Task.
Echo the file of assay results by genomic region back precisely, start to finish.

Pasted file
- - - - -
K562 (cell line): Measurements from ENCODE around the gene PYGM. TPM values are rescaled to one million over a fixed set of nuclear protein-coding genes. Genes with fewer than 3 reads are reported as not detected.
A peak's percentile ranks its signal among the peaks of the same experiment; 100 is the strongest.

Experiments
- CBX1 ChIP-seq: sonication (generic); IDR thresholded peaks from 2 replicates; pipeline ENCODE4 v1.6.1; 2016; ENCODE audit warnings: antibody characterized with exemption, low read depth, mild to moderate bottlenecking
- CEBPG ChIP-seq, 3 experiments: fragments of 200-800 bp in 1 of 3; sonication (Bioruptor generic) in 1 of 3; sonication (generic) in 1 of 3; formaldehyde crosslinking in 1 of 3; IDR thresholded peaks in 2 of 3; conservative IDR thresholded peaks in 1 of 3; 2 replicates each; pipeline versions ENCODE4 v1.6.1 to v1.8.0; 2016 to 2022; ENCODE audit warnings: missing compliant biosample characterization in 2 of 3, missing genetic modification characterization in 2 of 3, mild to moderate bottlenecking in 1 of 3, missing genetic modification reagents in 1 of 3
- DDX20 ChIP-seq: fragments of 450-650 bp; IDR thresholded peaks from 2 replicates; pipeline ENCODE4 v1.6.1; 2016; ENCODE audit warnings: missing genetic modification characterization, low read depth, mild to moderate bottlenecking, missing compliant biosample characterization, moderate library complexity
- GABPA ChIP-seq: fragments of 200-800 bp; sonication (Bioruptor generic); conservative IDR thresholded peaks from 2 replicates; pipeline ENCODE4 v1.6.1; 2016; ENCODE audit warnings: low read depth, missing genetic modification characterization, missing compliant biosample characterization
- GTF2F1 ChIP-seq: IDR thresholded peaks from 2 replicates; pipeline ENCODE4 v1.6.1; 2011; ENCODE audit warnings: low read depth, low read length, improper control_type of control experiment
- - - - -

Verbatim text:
K562 (cell line): Measurements from ENCODE around the gene PYGM. TPM values are rescaled to one million over a fixed set of nuclear protein-coding genes. Genes with fewer than 3 reads are reported as not detected.
A peak's percentile ranks its signal among the peaks of the same experiment; 100 is the strongest.

Experiments
- CBX1 ChIP-seq: sonication (generic); IDR thresholded peaks from 2 replicates; pipeline ENCODE4 v1.6.1; 2016; ENCODE audit warnings: antibody characterized with exemption, low read depth, mild to moderate bottlenecking
- CEBPG ChIP-seq, 3 experiments: fragments of 200-800 bp in 1 of 3; sonication (Bioruptor generic) in 1 of 3; sonication (generic) in 1 of 3; formaldehyde crosslinking in 1 of 3; IDR thresholded peaks in 2 of 3; conservative IDR thresholded peaks in 1 of 3; 2 replicates each; pipeline versions ENCODE4 v1.6.1 to v1.8.0; 2016 to 2022; ENCODE audit warnings: missing compliant biosample characterization in 2 of 3, missing genetic modification characterization in 2 of 3, mild to moderate bottlenecking in 1 of 3, missing genetic modification reagents in 1 of 3
- DDX20 ChIP-seq: fragments of 450-650 bp; IDR thresholded peaks from 2 replicates; pipeline ENCODE4 v1.6.1; 2016; ENCODE audit warnings: missing genetic modification characterization, low read depth, mild to moderate bottlenecking, missing compliant biosample characterization, moderate library complexity
- GABPA ChIP-seq: fragments of 200-800 bp; sonication (Bioruptor generic); conservative IDR thresholded peaks from 2 replicates; pipeline ENCODE4 v1.6.1; 2016; ENCODE audit warnings: low read depth, missing genetic modification characterization, missing compliant biosample characterization
- GTF2F1 ChIP-seq: IDR thresholded peaks from 2 replicates; pipeline ENCODE4 v1.6.1; 2011; ENCODE audit warnings: low read depth, low read length, improper control_type of control experiment